ACW alumni Kirsten Simpson’s piece on the work of Paola Catizone

Natural Artifice | Paola Catizone

A study of the relationships and discordances between drawing, performance and video art

Kirstin Simpson

The recent exhibition by Paola Catizone at the SOMA gallery in Waterford is part of a continuum of work by the artist deploying durational performance, movement and dance together with trance music to create abstract drawings. The work also includes sculptural and video elements. Collaboration plays an ongoing and central role in Catizone’s work, particularly in performance, where a dialogue with dancers and DJ’s underlies her practice.

Some of the earlier works included in the exhibition are large circular drawings composed of energetic lines and strokes, developed performatively over a number of hours, during which the artist stands very close to wall-mounted paper clutching a number of mark-making implements in each hand. The physical limits of the drawings, therefore, are controlled by the natural circular span of the artist with two arms outstretched.

The compelling effect of the resulting drawings seems to reflect hidden impulses and energies in the subconscious – strange bipartite fields of marks with intensities in certain areas that might be interpreted as areas of the brain lighting up in involuntary response to the music or, perhaps, the parts of the brain activated in trance or even, more simply, the capacities and limits of the body engaged in an exhausting activity of a repetitive nature. Reference to the brain may be incidental, or it may demonstrate as elaborated later, the extension of ‘thinking’ into the body, that is, the embodied nature of thought.

In these pieces, the tangible result emerges and evolves through a set of parameters – the paper, its vertical positioning, the music, the duration, the artist’s chosen limits in terms of permissible movement and drawing implements.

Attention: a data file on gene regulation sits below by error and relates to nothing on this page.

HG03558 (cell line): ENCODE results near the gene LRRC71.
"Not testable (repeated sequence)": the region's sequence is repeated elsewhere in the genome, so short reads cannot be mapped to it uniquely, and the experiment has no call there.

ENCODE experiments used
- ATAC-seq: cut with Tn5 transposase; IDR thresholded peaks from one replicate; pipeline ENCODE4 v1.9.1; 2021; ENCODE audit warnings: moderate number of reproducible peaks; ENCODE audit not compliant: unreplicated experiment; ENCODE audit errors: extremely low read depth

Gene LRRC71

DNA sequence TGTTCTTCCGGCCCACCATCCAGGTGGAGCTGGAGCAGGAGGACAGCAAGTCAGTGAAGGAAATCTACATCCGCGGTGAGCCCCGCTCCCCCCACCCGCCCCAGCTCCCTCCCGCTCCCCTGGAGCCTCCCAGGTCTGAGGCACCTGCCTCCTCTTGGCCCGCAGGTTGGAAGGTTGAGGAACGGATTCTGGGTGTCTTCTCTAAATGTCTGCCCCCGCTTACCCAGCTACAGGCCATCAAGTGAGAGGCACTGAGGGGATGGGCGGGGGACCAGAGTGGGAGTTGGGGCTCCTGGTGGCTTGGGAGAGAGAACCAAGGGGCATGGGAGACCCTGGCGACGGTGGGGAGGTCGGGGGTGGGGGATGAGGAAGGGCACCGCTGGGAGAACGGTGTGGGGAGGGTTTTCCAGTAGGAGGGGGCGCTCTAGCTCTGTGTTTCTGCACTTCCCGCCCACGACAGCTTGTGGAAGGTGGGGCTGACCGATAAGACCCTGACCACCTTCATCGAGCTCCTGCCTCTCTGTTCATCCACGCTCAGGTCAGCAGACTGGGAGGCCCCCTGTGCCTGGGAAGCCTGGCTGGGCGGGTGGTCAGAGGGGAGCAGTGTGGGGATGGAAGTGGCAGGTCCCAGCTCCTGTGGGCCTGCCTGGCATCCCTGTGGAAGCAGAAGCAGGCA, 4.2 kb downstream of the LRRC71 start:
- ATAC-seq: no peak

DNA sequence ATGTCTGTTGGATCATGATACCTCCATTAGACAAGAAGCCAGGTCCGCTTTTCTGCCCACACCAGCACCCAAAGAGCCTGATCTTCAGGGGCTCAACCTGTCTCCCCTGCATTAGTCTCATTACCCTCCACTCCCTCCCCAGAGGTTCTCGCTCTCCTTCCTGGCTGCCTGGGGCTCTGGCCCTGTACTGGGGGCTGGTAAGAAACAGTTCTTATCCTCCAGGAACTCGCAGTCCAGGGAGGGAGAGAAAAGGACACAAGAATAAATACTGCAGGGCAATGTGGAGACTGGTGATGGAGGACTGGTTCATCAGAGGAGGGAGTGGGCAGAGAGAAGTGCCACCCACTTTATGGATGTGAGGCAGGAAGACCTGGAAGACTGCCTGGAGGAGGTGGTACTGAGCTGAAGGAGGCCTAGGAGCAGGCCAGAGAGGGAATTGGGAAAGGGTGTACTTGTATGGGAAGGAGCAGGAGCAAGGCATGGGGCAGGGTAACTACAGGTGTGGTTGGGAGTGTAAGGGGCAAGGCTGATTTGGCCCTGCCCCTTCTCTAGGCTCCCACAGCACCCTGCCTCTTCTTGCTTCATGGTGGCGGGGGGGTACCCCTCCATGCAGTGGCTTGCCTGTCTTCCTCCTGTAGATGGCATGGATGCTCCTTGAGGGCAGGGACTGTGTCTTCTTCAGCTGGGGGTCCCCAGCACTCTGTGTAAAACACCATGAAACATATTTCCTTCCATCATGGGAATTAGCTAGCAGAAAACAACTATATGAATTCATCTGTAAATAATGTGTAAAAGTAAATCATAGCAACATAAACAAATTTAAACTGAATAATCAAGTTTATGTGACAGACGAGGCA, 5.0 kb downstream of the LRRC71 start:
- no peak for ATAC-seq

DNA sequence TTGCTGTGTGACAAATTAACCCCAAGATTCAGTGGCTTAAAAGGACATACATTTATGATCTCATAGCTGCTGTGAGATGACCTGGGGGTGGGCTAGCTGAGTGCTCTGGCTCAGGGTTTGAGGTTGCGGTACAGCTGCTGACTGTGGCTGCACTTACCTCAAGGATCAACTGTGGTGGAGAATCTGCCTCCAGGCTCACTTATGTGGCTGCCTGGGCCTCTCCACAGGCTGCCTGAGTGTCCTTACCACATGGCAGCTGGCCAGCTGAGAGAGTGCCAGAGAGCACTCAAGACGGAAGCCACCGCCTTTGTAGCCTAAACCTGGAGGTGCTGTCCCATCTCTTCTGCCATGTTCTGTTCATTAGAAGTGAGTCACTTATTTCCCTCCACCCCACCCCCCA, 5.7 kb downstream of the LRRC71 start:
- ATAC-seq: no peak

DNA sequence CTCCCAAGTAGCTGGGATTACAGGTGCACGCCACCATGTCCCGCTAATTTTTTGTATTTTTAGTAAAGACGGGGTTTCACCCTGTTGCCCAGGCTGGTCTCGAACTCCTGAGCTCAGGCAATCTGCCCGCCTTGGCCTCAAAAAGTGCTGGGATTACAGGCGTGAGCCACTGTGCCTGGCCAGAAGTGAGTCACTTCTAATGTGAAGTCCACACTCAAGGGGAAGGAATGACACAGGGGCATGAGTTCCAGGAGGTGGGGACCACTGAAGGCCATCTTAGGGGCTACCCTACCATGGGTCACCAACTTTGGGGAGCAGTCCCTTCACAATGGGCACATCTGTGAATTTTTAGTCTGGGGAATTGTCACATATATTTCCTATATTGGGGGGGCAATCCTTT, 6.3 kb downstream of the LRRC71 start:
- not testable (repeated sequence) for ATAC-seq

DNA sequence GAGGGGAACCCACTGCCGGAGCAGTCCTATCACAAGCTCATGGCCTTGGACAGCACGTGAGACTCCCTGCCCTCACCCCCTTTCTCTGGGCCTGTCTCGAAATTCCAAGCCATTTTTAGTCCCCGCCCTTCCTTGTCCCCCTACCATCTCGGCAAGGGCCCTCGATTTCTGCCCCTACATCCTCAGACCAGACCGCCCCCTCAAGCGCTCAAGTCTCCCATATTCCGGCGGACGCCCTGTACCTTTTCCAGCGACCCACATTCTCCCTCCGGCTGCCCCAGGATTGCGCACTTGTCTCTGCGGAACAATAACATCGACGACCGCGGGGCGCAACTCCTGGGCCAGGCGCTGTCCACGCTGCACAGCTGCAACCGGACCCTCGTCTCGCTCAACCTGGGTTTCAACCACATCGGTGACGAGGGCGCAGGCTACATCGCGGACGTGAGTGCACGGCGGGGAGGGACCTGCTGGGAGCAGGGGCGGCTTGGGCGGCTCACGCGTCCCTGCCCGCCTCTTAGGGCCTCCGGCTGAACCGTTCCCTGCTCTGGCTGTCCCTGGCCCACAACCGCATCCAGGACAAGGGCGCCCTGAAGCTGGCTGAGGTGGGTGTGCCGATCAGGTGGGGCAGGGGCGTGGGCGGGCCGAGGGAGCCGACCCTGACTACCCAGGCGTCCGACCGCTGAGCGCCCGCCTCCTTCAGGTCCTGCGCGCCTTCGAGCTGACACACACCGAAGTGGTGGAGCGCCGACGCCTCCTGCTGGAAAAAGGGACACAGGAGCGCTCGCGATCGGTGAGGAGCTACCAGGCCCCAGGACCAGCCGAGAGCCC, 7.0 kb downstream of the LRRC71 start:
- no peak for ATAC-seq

Comparing one spontaneous drawing with another, an aspect of mood and temperament enter the frame – moments in time expressed in gesture – the translation into drawing of a body- language that is pre-linguistic. Catizone speaks about drawing from the body, not the eye and ‘seeking to go beyond our tired everyday perceptions.’ In these terms, one brings to mind the endeavors of Paul Cezanne to strip himself of inherited or learned ways of seeing. Seeking to revert to a pre-linguistic, untutored self in order to achieve a more complete vision – an embodied vision. Merleau-Ponty explores and dissects embodied vision in his essay ‘Eye and Mind’ (1964). Since we are ‘in the world’ we do not regard the world from the outside, as suggested by geometric perspective – our body is implicated in all we see.

For Merleau-Ponty, the body is interface between perceiving mind and physical world. He contests, in this way, the inheritance from the Renaissance of the constructed perspective which creates forever a viewer external to the scene in question and he sees in the work of Cezanne an attempt to overcome this exteriority. The constructed perspective, he says, is just another convention, as flawed as any other; there is no such thing as ‘depth,’ but only another width. We are not static – even the eye has to move to see and in any case, we move to negotiate and understand the world.

Catizone’s methods are, of course, very different from those of Cezanne. She is very specific about the role of drawing, as opposed to painting in her work. Drawing creates marks of a vulnerable, always contingent nature, maintaining an important transparency between the inhabited, physical world and the realm of the drawing, never seeking to create an ‘alternate’ world. Catizone does not produce representations in her drawings but something more akin to the experience, albeit a heightened one, of being embodied in the world. Through durational performance, moreover, we have the possibility of accompanying her into the realm of altered consciousness – into the place of ‘flow’ or complete absorption where we, too, might experience a shift in the tired everyday assumptions. In reference to the experience of performance art, Catizone says:

‘According to Coogan and to Milhalyi, flow is a state of deep absorption akin to ecstasy and to the buddhist Jana, during which the sense of time is lost and only the task at hand is held in mind.’

Catizone speaks about ‘breaking through’ our usual ways of seeing ‘if it is only a set of marks that have escaped the habitual tyranny of thinking and seeing….seek[ing] to shatter and fragment the habitual perception of reality.’ The practice is durational as it is only through extended time we can defeat our usual ways of thinking. Also, over time, there is something of the shamanistic spanning between two worlds. We might say, alternatively, it is an opening up of receptiveness to the reality of this world, to which we are more generally closed.